‘Ah lo previdi’ is a concert aria inspired by the relationship between Andromeda and Perseus from Greek Mythology.

After completing the translation of the text and delving further into the story behind the aria I found it compelling and wanted to share with you a little of what I have discovered.

Andromeda is a beautiful young woman, daughter of King Cepheus and Queen Cassiopeia who rule over Joppa (Jaffa) in Palestine. However, trouble is brought upon their home when Queen Cassiopeia offended the Nereids (Sea Nymphs and companions to Poseidon) after boasting that Andromeda was more beautiful than them. In retaliation to the Queen’s hubris, Poseidon sent a sea monster, which some writers refer to is as the Kraken or Cetus, to rage havoc and destroy the shores of the city. Terrified at the prospect of the destruction of their great City the King and Queen seek guidance from an Oracle on how to appease the gods, the oracle responds by suggesting that they must sacrifice Andromeda to the Monster to satisfy Poseidon.  They agree to this (reluctantly I hope) and chain Andromeda to a rock on the shore outside the City. Poor Andromeda!!

Luckily for our damsel in distress, Perseus is flying past the region after successfully completing a task set for him by King Polydectes, the killing of the Gorgon Medusa. Perseus is overcome by  Andromeda’s beauty and he slays the beast intent on killing her by using his sword and Medusa’s severed head.  The two of them are instantly bound by love and wish to spend their lives together.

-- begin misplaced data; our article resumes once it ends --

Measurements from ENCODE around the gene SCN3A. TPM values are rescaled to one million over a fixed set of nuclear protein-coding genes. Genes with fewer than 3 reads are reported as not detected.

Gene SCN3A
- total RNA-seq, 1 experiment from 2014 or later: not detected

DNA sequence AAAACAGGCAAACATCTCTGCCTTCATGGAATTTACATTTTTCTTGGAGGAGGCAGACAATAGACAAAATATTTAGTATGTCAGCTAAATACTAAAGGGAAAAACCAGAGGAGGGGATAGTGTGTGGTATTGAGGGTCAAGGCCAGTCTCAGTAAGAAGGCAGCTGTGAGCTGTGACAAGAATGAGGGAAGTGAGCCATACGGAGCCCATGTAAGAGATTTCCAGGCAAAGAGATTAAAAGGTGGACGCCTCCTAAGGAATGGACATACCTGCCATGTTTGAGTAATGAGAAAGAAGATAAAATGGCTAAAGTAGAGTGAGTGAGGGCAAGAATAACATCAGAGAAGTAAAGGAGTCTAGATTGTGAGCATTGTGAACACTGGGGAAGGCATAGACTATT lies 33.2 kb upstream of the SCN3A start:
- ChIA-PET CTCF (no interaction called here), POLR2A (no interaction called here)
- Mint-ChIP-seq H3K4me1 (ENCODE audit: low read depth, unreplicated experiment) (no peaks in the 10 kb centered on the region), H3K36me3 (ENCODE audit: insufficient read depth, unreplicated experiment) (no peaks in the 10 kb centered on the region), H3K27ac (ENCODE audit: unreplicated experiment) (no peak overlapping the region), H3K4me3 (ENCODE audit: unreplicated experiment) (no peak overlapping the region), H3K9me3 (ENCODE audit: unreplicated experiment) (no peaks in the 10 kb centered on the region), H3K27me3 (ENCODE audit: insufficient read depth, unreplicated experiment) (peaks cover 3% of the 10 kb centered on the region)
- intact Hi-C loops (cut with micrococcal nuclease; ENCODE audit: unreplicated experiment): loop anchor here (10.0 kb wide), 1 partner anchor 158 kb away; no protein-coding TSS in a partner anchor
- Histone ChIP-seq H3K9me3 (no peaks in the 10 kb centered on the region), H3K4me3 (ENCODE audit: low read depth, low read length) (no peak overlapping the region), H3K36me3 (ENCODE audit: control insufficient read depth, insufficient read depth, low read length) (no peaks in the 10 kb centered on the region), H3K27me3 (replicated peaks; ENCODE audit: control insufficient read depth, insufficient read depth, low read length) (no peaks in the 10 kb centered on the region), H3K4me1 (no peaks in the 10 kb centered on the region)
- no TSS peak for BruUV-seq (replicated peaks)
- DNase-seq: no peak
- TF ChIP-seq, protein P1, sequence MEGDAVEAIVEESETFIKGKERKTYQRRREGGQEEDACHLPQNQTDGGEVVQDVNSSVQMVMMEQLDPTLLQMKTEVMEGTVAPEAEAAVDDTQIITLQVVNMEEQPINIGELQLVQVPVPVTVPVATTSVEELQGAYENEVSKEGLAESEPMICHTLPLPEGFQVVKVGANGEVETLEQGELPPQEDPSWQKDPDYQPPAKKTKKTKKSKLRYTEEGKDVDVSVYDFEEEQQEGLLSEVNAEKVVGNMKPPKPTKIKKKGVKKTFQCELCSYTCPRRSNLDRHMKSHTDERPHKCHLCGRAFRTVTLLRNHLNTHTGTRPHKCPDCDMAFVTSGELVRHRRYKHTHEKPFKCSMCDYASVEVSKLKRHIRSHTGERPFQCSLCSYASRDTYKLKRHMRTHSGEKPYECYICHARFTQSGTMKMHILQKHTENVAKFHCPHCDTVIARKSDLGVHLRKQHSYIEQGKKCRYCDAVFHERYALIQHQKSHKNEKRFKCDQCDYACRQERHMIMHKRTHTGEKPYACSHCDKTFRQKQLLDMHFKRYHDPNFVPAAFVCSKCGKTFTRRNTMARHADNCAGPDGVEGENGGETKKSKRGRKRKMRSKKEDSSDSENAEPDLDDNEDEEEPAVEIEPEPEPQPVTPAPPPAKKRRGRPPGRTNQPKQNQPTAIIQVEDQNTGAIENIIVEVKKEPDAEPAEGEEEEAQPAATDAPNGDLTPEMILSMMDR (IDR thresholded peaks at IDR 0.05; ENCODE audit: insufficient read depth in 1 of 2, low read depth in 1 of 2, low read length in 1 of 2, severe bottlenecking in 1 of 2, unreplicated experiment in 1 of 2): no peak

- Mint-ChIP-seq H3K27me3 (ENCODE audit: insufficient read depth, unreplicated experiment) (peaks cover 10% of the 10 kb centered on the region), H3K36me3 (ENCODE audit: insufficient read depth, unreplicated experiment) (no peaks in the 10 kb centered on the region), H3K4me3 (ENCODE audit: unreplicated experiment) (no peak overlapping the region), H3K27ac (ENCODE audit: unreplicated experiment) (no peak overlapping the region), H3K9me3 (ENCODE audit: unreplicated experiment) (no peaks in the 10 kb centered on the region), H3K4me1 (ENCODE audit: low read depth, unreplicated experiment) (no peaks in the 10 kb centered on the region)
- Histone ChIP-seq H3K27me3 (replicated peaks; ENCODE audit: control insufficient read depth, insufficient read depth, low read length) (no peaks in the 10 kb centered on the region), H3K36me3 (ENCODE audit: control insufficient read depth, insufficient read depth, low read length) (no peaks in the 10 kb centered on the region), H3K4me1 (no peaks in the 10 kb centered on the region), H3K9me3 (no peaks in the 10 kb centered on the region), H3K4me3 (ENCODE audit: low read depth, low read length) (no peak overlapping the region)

We begin our story in the concert aria after Andromeda has been rescued. However, in this interpretation there is an introduction to the character Euristo, who had been promised Andromeda’s hand in marriage. It has been suggested that Euristo tells Andromeda that he has seen Perseus wandering around dementedly with an unsheathed sword. Suggesting that Perseus has committed suicide as a reaction to this marital obligation that separates him from Andromeda.

The concert aria explores several emotions from rage to resignation. She is furious that the same sword which he used to save her life has also taken Perseus’s. Andromeda later pleads with the shadow (spirit) of Perseus to wait for her in the Underworld before he crosses the River Lethe. This river is said to cause one to experience complete forgetfulness and oblivion. Andromeda asks him to wait on the bank so their memories can be united before their story is forgotten.

From my research, I discovered that rather than this being the end for our lovers it was the start of a long, eventful, and happy marriage… or so mythology tells us.

Having translated the aria and read several accounts of the story behind it I decided to journey out to the Tate Britain museum, with the aim to see if there was any art inspired by this myth to help embellish the picture that I had painted within my own imagination. I was thrilled to see an evocative statue cast in bronze by Henry C Fehr. It brought together the main elements of the rescue of Andromeda and it was interesting to see how another artist had pictured the scene. I hope to invoke this imagery in my development of the piece and bring this aria and it’s story to life on the 6th March and I do hope that if you are in the area that evening you can come along and join us.

The Rescue Of Andromeda – Henry C Fehr